Never mind that this was not Carroll’s best work and that he has the narrator somewhat superfluously add:

“A strange dream!” […] “Grown men discussing, as seriously as if they were matters of life and death, [such] hopelessly trivial details […] What a humiliating spectacle such a discussion would be in waking life!”

The point is that Carroll has us strongly doubt the pleasures of Victorian all-male company, even though one would have thought these to have been mightily valued in the country where he lived, with its boys’ schools, its universities, its army, its parliament, its banks, its offices… that is, mostly all of the elite’s self-chosen company outside the family. Carroll himself never married and was employed at the still all-male university of Oxford. In this chapter, however, he mocks this men’s world. It strongly suggests that he preferred mixed company, for its perceived power to stem his fellow country-men’s tendencies towards self-importance and triviality. The rest of his oeuvre only strengthens this impression.

It looks like Carroll certainly participated in the feminist thinking that was happening all around him in the late nineteenth century. He did so in a somewhat hesitant manner, perhaps, but nevertheless more than I had expected. Late-nineteenth-century feminism has gained most fame for winning women more educational and political participation. But women’s cultural and intellectual participation were also on the agenda. Carroll’s contribution reaches us from the other side: he gave the feminist cause further ammunition by undermining the self-evidence of interesting male chatter.

Is this what a feminist looks like?

Hubert von Herkomer, posthumous portrait of Lewis Carroll, based on photographs (c. 1898). Now in Christ Church, Oxford. Black-and-white reproduction via Wikimedia Commons.
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The fifth hand, Or: what happens when queer histories are mainstreamed

It’s Valentine’s Day and LGBT+ History Month. An excellent time to see what history can teach us about love today.

This photo of Edward Carpenter is often used to champion gay rights:

Carpenter and Merrill by Alfred Mattison (c. 1900). Available on Wikimedia Commons. Print kept in Sheffield City Council archives, s09113.

Yet it is a mysterious photo.

At first sight, it simply depicts the intimacy between a man and another man. On the left: nineteenth-century celebrity Edward Carpenter, proto-gay-rights activist and writer. On the right: George Merrill, home-maker and previously employed in an ironworks. The two lived together in the turn-of-the-century English Peak District for thirty years. They present a picture from the past that gives hope for the future.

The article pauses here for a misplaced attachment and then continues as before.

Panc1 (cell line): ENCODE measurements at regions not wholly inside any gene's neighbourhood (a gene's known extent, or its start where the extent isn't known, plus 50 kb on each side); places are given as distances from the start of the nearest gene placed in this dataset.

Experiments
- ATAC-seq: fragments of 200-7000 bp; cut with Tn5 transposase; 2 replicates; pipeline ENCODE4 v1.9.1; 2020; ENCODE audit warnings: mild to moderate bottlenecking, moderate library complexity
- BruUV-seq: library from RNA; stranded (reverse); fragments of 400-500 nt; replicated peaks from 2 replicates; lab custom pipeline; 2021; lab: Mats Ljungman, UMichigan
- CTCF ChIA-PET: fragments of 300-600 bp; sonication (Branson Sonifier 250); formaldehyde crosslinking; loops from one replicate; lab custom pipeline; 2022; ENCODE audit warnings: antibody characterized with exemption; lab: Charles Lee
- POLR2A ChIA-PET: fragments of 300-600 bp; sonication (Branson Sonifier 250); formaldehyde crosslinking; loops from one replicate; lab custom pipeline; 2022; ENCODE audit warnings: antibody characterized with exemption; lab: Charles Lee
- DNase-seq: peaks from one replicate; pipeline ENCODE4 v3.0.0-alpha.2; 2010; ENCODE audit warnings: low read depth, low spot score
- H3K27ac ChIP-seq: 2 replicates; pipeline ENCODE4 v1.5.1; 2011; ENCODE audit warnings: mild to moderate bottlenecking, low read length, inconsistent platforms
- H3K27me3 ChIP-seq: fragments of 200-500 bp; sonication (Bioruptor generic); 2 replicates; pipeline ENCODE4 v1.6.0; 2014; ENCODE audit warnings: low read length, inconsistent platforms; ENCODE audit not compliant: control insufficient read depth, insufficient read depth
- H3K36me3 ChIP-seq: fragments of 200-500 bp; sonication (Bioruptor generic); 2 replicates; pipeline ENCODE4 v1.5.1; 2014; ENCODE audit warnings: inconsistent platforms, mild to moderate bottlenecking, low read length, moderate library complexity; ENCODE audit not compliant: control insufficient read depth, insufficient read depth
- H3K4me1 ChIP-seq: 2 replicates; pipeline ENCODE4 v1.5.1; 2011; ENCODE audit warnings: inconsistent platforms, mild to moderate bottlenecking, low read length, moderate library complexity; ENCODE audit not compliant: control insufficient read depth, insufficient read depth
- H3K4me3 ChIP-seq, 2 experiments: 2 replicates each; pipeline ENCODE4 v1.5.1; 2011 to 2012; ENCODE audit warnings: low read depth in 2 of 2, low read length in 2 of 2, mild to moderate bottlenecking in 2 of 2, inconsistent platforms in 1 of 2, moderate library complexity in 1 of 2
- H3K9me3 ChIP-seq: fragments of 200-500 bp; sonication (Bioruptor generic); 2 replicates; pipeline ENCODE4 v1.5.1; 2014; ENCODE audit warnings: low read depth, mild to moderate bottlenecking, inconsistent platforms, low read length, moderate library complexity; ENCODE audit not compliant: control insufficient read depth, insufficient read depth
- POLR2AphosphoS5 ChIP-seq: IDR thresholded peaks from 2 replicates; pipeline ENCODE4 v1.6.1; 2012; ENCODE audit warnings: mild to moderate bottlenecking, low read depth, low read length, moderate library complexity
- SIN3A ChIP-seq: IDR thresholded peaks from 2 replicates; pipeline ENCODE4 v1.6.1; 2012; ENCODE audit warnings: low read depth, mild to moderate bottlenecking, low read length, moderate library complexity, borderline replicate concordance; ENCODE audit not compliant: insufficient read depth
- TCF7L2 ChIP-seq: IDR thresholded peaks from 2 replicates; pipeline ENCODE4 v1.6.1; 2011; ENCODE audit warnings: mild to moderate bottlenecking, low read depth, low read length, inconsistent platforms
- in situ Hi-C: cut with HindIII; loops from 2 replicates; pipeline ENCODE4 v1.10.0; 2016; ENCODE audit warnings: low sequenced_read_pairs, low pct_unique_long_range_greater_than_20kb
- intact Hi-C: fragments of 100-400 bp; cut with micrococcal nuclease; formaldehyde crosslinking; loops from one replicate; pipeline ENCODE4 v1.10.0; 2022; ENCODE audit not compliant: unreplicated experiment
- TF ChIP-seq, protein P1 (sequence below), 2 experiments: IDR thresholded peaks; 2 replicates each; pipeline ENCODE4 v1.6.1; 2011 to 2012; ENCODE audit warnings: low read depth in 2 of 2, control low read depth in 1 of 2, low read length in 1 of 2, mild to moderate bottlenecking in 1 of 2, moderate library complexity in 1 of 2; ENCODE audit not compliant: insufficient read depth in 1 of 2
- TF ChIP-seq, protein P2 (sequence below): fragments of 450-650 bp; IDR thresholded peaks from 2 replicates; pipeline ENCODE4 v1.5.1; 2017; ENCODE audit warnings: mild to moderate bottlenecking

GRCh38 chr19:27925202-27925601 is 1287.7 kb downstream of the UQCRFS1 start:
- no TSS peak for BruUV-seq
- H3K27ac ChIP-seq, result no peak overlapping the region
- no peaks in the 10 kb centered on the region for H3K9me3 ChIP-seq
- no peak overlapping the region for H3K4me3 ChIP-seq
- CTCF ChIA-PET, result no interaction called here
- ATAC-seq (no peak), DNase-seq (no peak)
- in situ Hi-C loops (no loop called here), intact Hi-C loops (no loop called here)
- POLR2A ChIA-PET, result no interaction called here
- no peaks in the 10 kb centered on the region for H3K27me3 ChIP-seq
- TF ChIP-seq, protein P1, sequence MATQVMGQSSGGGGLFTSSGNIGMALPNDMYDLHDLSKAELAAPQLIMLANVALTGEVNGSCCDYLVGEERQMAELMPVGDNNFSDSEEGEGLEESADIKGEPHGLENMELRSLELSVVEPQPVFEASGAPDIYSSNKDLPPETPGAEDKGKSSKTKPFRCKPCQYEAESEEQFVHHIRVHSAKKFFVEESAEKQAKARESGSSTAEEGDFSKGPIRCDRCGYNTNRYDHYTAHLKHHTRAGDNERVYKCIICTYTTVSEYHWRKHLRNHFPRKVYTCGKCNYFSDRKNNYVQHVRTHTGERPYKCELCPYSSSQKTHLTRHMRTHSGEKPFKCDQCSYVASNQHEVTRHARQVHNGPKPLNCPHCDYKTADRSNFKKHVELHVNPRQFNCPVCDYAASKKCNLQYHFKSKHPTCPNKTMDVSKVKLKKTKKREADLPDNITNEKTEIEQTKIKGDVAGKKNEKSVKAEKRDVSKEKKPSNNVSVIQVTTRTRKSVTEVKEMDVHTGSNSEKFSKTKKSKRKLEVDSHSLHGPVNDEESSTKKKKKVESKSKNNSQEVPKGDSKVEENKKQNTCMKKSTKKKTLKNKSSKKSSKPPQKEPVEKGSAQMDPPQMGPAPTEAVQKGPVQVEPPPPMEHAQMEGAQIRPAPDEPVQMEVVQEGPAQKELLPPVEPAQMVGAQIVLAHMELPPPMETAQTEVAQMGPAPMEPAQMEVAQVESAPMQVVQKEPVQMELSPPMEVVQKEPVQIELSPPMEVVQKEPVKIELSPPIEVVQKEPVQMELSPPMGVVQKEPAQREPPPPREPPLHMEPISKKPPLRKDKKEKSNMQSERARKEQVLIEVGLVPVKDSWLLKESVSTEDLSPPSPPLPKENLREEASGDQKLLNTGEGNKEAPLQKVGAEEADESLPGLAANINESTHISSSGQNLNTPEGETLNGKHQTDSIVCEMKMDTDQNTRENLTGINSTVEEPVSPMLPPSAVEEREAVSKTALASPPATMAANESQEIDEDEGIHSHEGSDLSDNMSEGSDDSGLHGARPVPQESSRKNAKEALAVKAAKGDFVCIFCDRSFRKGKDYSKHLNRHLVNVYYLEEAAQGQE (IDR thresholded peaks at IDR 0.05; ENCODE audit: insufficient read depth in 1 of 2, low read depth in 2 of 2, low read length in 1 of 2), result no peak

Still, such pictures are often used in a manner that simplifies past lives. This simplification actually limits the variety of sexual and gendered lives that we can imagine for our future.

History institutions on queer sexualities

As said, this photo pops up in many recent publications on LGBTI+ and queer histories, often by heritage institutions that do not in the first instance focus on queer histories. There, it is used to show not only that gay love existed in the nineteenth century already, but that it was in some cases fairly widely accepted. This was the time of the Oscar Wilde trials, and yet Merrill and Carpenter lived openly together and Carpenter published highly appreciative texts about same-sex love.

Such institutional publications as the photo appears on are often the work of a variety of people with different motives and expertise. Apart from being used to ‘uncover our histories’ and inspire present-day activism, this particular photo also provides a suitable image for institutions that wish to profile themselves as progressive and inclusive, yet at the same time feel a need to protect their position as respectable authorities among those less charmed by the present project of social inclusiveness. Carpenter and Merrill are quite helpful here: they present themselves as two well-dressed, to twenty-first-century eyes even fairly formally dressed men; a pair of white middle-class British home-owners, with hat, beard and pipe, quietly seated in their own garden. Their picture shows us an established, even somewhat stern couple; not people from whom we should expect any ‘trouble’. In sum: the photo helps make diversity respectable.

One venerable institution in whose publications the photo recently featured, was the British Royal Historical Society. The Royal Historical Society had just published their report on LGBT+ Histories and Historians and launched a collections of resources to go with it. These aim to assist teachers and researchers in their work on “LGBT+ and queer” histories, as well as everyone else in the heritage industry and historical profession who wants to be sensitive to their own and to their colleagues’, students’ and visitors’ diverse genders and sexualities. In the article in which it appears, the photo is included for illustrative purposes: it is not discussed in the text that it accompanies, and was probably added by the editors of the site rather than the author of the article. Whereas the text of the article speaks of a range of gendered and sexual experiences, and their strangeness to present-day western-European expectations, the photograph is in the first instance a simple picture of two men demonstrating their domestic relationship.

The fifth hand

However, if this were the full story of the photo, you may ask, what are that fifth hand and that fifth knee doing on that garden bench? We see Merrill’s hand on Carpenter’s shoulder but Carpenter’s own hand is on someone else’s knee, and a fifth arm is sticking into the picture.